Inter-eruptive volcanism at Usu volcano : Micro-earthquakes and dome subsidence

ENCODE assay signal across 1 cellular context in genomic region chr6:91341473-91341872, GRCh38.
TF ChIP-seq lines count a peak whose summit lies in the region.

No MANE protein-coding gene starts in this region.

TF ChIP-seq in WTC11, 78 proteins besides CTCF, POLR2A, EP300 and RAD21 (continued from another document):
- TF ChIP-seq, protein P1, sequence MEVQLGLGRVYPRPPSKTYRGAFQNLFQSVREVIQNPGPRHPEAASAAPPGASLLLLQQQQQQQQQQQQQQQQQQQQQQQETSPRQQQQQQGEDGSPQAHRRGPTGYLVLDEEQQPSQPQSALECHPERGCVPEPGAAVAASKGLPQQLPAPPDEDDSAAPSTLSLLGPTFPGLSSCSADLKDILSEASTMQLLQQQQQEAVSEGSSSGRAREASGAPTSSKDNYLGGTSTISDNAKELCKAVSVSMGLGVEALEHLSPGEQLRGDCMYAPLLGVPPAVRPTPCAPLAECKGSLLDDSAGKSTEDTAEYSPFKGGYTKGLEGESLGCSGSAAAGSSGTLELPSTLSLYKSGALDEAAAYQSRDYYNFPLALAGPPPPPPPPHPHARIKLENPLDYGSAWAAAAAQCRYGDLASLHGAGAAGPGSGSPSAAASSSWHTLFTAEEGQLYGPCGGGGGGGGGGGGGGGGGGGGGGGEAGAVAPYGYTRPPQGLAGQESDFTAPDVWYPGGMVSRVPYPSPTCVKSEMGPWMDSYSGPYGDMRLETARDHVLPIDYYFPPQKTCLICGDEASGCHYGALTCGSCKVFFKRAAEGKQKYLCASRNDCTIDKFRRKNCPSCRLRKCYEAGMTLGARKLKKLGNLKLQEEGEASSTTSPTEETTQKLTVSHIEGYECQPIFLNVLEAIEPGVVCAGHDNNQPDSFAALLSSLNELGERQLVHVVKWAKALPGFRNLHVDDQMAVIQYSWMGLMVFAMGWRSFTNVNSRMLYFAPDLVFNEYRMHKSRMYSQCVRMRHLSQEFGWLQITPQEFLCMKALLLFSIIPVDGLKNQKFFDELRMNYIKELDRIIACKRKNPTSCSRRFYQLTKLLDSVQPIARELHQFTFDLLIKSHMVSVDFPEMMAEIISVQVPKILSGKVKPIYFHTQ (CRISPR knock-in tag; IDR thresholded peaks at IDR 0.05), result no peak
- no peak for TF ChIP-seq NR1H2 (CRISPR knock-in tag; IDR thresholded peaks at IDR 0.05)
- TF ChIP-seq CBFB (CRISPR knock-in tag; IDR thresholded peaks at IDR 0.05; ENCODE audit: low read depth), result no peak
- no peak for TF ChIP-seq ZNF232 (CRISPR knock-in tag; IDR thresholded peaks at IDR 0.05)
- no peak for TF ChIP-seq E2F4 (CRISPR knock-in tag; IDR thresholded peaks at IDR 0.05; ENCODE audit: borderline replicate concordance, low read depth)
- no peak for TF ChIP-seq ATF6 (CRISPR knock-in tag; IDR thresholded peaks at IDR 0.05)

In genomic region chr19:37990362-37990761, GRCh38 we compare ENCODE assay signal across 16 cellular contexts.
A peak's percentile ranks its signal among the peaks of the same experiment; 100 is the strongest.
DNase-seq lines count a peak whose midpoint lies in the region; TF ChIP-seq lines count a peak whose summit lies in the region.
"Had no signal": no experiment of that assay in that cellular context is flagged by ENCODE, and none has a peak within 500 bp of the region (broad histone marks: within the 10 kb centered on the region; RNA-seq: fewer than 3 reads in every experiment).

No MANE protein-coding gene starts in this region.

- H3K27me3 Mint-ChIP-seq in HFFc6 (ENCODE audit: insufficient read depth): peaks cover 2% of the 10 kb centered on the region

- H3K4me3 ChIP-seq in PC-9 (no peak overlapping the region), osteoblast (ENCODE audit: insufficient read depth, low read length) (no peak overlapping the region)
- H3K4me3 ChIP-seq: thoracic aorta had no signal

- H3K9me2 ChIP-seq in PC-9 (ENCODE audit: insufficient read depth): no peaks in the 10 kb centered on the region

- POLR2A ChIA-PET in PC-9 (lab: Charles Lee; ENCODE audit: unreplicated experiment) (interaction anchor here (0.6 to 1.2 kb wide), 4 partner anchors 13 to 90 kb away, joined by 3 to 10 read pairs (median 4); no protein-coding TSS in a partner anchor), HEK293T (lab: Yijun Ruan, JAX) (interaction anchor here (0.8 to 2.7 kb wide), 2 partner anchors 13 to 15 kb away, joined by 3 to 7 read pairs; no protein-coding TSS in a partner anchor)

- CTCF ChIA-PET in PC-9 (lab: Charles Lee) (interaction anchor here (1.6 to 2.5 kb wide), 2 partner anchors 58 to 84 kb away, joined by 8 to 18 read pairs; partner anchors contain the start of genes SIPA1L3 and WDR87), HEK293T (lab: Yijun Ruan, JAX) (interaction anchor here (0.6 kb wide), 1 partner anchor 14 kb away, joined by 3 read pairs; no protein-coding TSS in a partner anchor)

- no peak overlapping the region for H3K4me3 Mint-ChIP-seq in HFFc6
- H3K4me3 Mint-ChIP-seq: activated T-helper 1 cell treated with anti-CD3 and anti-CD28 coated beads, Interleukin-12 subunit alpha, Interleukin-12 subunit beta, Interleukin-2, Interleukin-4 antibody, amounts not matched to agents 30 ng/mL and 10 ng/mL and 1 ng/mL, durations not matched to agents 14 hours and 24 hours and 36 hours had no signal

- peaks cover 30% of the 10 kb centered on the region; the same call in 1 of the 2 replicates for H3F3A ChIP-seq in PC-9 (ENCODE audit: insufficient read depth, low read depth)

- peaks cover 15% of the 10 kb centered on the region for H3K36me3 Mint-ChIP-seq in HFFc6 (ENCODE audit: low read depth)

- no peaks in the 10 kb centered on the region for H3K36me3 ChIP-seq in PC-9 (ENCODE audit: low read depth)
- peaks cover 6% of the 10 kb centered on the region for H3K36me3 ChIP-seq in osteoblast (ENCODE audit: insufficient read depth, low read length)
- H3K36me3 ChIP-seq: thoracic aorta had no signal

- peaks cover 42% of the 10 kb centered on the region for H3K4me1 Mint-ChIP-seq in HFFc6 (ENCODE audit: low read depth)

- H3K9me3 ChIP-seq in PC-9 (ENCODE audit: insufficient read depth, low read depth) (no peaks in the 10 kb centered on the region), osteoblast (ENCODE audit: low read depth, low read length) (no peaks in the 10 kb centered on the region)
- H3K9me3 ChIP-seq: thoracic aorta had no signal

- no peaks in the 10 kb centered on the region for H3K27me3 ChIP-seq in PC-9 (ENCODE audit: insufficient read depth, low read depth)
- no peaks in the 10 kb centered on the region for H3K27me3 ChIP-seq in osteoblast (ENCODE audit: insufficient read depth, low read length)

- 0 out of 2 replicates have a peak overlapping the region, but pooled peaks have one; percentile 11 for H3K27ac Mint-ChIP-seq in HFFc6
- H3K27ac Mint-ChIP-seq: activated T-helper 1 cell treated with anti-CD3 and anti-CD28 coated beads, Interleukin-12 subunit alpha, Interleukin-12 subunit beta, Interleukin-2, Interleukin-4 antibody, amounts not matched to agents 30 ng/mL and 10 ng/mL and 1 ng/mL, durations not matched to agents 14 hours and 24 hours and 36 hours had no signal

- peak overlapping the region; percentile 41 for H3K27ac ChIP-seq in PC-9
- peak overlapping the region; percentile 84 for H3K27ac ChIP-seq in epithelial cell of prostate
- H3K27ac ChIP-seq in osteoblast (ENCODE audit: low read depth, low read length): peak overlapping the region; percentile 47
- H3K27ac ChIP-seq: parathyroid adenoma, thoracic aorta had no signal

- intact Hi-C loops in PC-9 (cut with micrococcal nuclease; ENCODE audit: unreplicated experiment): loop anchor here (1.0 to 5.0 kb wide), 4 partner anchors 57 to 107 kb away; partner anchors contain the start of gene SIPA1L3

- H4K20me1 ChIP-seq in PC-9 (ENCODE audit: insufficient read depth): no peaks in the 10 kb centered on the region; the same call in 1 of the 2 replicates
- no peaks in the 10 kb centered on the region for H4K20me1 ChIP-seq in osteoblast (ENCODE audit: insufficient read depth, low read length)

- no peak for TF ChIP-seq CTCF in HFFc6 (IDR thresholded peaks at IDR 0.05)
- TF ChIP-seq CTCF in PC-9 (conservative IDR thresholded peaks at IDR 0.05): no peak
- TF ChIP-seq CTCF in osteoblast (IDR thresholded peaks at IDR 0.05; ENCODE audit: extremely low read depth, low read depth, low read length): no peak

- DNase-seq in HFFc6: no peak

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Post-eruptive crustal activity after the 2000 eruption of Usu volcano was investigated by seismic and geodetic field observations. Remarkable features of the magmatic eruptions that occur almost every 30 years include lava dome formation and strong precursory earthquakes. On the other hand, rapid dome subsidence was observed by electronic distance meter (EDM) measurement after the 1977-1982 summit eruption. Since the 2000 eruption, seismic activity at a shallow part under the summit crater has remained at a high level relative to that after the 1977-1982 eruption, although eruption occurred at the western foot of the volcano during the 2000 eruption. To reveal the shallow crustal activity in the inter-eruptive period around the summit area, seismicity and crustal deformation have been investigated since 2006. Dense temporary seismic observations and hypocenter relocation analysis using a three-dimensional velocity structure model revealed that the focal area is localized along the U-shaped fault that developed in the dome-forming stage of the 1977-1982 eruption. Three major focal clusters are distributed on the southwestern side of Usu-Shinzan cryptodome, which was built up during the 1977-1982 eruption. For the seven major events with magnitudes larger than 1, the focal mechanism was a large dip-slip component, which suggests the subsidence of Usu-Shinzan cryptodome. Interferomatetric satellite aperture radar (InSAR) image analysis and repeated GPS measurements revealed subsidence of the summit dome, which is almost centered at the Usu-Shinzan cryptodome. The area of rapid deformation is restricted to a small area around the summit crater. The estimated rate of dome subsidence relative to the crater floor is about 3 cm/year. These results strongly suggest that subsidence of Usu-Shinzan is associated with the small earthquakes along the U-shaped fault that surrounds the cryptodome. According to prior seismic and geodetic studies, it is thought that most of the magma rising under the summit crater during the 2000 eruption stopped around a depth of 2 km below sea level, which is sufficiently deep relative to the focal area of the present seismicity. A part of magma intruded under the western foot and contributed to the 2000 eruption. We conclude that the 2000 eruption scarcely affected the shallow crustal activity under the summit crater, and that Usu-Shinzan cryptodome is continuing to subside just as it was before the 2000 eruption. The shallow volcanic earthquakes that began increasing from 1995 are closely related to the successive subsidence of the summit domes. Temporal change in fumarole temperature suggests a relationship between the shallow earthquakes and cooling of the magma that intruded under Usu-Shinzan during the 1977-1982 eruption.


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